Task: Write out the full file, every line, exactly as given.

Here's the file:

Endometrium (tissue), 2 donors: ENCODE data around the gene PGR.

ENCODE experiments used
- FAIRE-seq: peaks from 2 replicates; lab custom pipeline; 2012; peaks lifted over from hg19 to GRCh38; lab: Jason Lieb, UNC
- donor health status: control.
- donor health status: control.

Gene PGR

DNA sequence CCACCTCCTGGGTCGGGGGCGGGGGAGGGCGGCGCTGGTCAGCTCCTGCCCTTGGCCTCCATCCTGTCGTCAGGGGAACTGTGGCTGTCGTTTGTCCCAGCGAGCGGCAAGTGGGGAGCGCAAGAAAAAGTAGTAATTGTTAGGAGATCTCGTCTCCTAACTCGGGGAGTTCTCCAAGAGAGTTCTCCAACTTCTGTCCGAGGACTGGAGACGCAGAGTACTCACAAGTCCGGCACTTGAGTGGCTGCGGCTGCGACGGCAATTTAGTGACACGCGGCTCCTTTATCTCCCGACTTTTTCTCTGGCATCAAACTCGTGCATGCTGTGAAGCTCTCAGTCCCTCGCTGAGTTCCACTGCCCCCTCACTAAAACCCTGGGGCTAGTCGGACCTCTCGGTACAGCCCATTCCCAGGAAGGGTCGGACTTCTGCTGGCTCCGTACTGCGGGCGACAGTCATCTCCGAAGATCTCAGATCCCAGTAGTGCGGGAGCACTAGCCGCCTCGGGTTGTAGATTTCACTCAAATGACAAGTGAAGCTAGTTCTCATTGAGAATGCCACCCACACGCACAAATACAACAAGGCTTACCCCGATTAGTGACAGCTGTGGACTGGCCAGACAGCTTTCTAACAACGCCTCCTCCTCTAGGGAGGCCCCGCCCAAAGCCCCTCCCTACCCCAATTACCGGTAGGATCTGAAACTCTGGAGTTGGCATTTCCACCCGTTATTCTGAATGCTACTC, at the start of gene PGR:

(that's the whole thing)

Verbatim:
Endometrium (tissue), 2 donors: ENCODE data around the gene PGR.

ENCODE experiments used
- FAIRE-seq: peaks from 2 replicates; lab custom pipeline; 2012; peaks lifted over from hg19 to GRCh38; lab: Jason Lieb, UNC
- donor health status: control.
- donor health status: control.

Gene PGR

DNA sequence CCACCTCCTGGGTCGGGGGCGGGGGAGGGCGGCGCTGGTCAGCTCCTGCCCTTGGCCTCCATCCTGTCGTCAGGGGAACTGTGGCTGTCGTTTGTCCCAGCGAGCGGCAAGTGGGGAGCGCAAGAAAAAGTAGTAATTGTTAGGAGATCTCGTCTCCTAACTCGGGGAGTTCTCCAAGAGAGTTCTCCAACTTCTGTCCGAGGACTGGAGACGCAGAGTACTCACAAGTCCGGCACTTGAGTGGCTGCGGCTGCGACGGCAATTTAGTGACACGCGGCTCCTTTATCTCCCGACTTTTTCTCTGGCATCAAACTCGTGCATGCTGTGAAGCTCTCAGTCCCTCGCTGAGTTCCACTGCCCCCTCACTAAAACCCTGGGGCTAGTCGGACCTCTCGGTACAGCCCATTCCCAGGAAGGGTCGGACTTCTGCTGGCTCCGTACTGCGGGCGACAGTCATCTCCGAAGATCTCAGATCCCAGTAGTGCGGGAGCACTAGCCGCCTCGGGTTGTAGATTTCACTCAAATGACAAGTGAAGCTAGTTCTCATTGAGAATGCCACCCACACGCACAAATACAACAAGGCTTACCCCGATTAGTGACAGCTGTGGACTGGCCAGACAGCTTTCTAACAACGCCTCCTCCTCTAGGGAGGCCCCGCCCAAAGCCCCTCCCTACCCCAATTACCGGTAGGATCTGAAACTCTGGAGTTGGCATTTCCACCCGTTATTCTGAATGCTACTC, at the start of gene PGR: